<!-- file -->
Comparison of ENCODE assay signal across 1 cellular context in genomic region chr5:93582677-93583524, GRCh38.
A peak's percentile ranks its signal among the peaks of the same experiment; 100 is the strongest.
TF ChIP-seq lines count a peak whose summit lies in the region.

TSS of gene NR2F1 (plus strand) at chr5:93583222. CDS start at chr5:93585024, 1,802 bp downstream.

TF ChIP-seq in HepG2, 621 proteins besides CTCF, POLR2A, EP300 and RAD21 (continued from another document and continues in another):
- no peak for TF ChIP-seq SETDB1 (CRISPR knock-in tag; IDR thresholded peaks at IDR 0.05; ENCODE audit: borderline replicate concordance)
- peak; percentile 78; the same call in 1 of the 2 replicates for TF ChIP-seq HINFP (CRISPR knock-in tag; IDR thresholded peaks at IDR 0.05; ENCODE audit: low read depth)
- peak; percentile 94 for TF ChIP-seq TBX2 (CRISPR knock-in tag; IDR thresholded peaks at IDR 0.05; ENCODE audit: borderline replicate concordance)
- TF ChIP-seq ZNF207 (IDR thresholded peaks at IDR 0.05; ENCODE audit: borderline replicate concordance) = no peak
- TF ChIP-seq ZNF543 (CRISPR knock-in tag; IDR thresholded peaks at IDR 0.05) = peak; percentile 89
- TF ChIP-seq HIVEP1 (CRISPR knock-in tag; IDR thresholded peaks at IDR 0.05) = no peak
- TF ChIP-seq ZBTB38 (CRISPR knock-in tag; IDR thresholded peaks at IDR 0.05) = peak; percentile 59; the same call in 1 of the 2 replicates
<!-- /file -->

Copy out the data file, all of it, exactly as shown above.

Comparison of ENCODE assay signal across 1 cellular context in genomic region chr5:93582677-93583524, GRCh38.
A peak's percentile ranks its signal among the peaks of the same experiment; 100 is the strongest.
TF ChIP-seq lines count a peak whose summit lies in the region.

TSS of gene NR2F1 (plus strand) at chr5:93583222. CDS start at chr5:93585024, 1,802 bp downstream.

TF ChIP-seq in HepG2, 621 proteins besides CTCF, POLR2A, EP300 and RAD21 (continued from another document and continues in another):
- no peak for TF ChIP-seq SETDB1 (CRISPR knock-in tag; IDR thresholded peaks at IDR 0.05; ENCODE audit: borderline replicate concordance)
- peak; percentile 78; the same call in 1 of the 2 replicates for TF ChIP-seq HINFP (CRISPR knock-in tag; IDR thresholded peaks at IDR 0.05; ENCODE audit: low read depth)
- peak; percentile 94 for TF ChIP-seq TBX2 (CRISPR knock-in tag; IDR thresholded peaks at IDR 0.05; ENCODE audit: borderline replicate concordance)
- TF ChIP-seq ZNF207 (IDR thresholded peaks at IDR 0.05; ENCODE audit: borderline replicate concordance) = no peak
- TF ChIP-seq ZNF543 (CRISPR knock-in tag; IDR thresholded peaks at IDR 0.05) = peak; percentile 89
- TF ChIP-seq HIVEP1 (CRISPR knock-in tag; IDR thresholded peaks at IDR 0.05) = no peak
- TF ChIP-seq ZBTB38 (CRISPR knock-in tag; IDR thresholded peaks at IDR 0.05) = peak; percentile 59; the same call in 1 of the 2 replicates